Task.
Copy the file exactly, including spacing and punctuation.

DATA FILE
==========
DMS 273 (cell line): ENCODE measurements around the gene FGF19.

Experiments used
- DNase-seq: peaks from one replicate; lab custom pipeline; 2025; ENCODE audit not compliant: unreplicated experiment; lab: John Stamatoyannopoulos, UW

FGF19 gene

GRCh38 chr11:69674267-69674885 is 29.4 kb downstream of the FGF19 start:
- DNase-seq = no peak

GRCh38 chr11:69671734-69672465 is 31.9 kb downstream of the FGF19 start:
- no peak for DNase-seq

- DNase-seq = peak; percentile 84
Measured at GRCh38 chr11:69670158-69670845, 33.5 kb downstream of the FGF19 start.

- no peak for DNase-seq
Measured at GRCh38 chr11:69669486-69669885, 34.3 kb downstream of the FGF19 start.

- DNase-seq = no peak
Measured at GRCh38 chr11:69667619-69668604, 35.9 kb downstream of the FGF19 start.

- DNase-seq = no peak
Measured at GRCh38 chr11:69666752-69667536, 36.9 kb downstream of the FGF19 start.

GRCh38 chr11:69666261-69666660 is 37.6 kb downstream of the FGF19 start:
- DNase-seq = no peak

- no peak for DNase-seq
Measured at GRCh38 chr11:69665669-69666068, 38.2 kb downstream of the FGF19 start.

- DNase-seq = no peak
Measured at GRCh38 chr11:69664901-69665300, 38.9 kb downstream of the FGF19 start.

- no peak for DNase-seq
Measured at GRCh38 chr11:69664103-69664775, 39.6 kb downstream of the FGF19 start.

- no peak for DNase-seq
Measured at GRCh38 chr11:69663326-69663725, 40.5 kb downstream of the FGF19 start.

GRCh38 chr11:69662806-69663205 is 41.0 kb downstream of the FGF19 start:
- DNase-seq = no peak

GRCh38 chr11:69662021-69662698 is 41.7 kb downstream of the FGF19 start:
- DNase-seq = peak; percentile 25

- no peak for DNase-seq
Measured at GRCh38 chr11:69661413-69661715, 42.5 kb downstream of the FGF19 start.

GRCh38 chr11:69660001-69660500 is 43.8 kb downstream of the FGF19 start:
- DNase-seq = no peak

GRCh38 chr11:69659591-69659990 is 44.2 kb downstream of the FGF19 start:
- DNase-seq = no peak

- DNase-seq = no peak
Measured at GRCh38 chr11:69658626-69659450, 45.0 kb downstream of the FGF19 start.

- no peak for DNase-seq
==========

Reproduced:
DMS 273 (cell line): ENCODE measurements around the gene FGF19.

Experiments used
- DNase-seq: peaks from one replicate; lab custom pipeline; 2025; ENCODE audit not compliant: unreplicated experiment; lab: John Stamatoyannopoulos, UW

FGF19 gene

GRCh38 chr11:69674267-69674885 is 29.4 kb downstream of the FGF19 start:
- DNase-seq = no peak

GRCh38 chr11:69671734-69672465 is 31.9 kb downstream of the FGF19 start:
- no peak for DNase-seq

- DNase-seq = peak; percentile 84
Measured at GRCh38 chr11:69670158-69670845, 33.5 kb downstream of the FGF19 start.

- no peak for DNase-seq
Measured at GRCh38 chr11:69669486-69669885, 34.3 kb downstream of the FGF19 start.

- DNase-seq = no peak
Measured at GRCh38 chr11:69667619-69668604, 35.9 kb downstream of the FGF19 start.

- DNase-seq = no peak
Measured at GRCh38 chr11:69666752-69667536, 36.9 kb downstream of the FGF19 start.

GRCh38 chr11:69666261-69666660 is 37.6 kb downstream of the FGF19 start:
- DNase-seq = no peak

- no peak for DNase-seq
Measured at GRCh38 chr11:69665669-69666068, 38.2 kb downstream of the FGF19 start.

- DNase-seq = no peak
Measured at GRCh38 chr11:69664901-69665300, 38.9 kb downstream of the FGF19 start.

- no peak for DNase-seq
Measured at GRCh38 chr11:69664103-69664775, 39.6 kb downstream of the FGF19 start.

- no peak for DNase-seq
Measured at GRCh38 chr11:69663326-69663725, 40.5 kb downstream of the FGF19 start.

GRCh38 chr11:69662806-69663205 is 41.0 kb downstream of the FGF19 start:
- DNase-seq = no peak

GRCh38 chr11:69662021-69662698 is 41.7 kb downstream of the FGF19 start:
- DNase-seq = peak; percentile 25

- no peak for DNase-seq
Measured at GRCh38 chr11:69661413-69661715, 42.5 kb downstream of the FGF19 start.

GRCh38 chr11:69660001-69660500 is 43.8 kb downstream of the FGF19 start:
- DNase-seq = no peak

GRCh38 chr11:69659591-69659990 is 44.2 kb downstream of the FGF19 start:
- DNase-seq = no peak

- DNase-seq = no peak
Measured at GRCh38 chr11:69658626-69659450, 45.0 kb downstream of the FGF19 start.

- no peak for DNase-seq